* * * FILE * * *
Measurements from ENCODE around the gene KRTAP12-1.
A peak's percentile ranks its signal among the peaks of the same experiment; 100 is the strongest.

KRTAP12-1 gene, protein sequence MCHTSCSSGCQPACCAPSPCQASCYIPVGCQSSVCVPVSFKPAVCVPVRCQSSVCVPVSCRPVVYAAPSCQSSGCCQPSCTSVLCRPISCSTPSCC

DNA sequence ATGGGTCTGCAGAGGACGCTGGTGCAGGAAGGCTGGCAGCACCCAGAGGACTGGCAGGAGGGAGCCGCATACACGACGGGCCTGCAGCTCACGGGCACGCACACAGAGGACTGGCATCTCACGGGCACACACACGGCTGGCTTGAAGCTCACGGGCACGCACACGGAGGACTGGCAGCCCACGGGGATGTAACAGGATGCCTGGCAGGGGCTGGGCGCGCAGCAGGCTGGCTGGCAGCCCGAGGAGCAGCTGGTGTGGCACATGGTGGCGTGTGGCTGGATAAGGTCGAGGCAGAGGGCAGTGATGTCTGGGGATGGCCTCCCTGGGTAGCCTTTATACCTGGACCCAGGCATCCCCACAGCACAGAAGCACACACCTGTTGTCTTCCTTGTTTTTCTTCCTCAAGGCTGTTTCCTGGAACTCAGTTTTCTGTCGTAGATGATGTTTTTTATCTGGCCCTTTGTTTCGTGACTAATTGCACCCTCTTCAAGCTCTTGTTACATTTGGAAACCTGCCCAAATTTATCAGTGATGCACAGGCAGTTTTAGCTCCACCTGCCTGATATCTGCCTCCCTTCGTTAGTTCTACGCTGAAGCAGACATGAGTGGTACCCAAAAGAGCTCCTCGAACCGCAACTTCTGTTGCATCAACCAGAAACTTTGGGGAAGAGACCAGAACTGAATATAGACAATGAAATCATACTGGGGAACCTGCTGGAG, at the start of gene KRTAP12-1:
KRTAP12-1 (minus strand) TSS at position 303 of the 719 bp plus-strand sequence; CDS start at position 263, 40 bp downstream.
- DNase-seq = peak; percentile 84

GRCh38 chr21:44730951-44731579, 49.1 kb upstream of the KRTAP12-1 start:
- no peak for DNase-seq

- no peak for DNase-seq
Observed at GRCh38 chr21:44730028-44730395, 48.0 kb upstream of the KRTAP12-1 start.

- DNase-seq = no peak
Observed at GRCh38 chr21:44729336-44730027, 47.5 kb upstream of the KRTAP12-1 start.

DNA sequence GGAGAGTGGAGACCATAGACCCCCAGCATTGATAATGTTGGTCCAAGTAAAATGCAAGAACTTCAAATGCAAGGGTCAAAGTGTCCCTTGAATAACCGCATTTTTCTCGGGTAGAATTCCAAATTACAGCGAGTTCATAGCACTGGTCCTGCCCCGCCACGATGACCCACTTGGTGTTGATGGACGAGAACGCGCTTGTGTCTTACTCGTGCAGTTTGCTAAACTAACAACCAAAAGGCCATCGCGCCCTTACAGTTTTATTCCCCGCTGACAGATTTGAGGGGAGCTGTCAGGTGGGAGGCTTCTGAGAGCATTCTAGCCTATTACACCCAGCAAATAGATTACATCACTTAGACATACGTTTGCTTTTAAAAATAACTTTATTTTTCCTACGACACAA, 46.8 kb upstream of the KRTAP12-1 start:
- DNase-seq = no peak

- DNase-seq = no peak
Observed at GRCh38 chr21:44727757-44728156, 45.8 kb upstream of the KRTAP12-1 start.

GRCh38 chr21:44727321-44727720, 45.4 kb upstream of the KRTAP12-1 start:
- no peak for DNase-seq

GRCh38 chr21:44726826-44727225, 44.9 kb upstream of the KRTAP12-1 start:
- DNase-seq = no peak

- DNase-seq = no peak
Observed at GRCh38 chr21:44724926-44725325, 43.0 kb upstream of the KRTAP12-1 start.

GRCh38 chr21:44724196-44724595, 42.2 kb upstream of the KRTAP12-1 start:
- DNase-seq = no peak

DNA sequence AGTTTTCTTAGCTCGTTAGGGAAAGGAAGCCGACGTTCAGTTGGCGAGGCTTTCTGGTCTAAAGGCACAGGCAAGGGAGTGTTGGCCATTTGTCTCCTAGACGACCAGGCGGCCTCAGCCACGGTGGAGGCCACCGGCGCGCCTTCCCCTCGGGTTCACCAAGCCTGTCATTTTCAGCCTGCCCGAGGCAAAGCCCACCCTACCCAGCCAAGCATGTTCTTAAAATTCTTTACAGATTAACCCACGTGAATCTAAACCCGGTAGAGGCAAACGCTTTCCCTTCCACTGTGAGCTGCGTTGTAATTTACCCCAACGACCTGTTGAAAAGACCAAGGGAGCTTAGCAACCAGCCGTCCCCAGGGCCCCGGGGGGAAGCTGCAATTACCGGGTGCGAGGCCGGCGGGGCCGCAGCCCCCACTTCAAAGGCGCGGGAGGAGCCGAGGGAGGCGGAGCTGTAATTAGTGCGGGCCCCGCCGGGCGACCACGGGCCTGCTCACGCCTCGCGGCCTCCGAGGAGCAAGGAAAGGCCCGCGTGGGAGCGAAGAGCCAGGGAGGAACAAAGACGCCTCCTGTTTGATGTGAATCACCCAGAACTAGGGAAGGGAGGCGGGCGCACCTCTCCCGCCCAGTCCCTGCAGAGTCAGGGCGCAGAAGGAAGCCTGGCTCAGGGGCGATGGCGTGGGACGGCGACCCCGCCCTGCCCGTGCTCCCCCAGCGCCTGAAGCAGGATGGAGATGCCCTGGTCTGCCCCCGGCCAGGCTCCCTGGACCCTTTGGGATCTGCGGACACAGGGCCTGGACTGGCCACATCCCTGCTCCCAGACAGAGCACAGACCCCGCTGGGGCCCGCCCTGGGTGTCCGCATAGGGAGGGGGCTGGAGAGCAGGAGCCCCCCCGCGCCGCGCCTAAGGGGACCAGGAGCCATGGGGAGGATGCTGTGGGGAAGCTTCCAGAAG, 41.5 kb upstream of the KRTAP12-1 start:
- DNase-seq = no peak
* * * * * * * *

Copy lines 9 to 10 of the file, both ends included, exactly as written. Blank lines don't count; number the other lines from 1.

- no peak for DNase-seq
Observed at GRCh38 chr21:44730028-44730395, 48.0 kb upstream of the KRTAP12-1 start.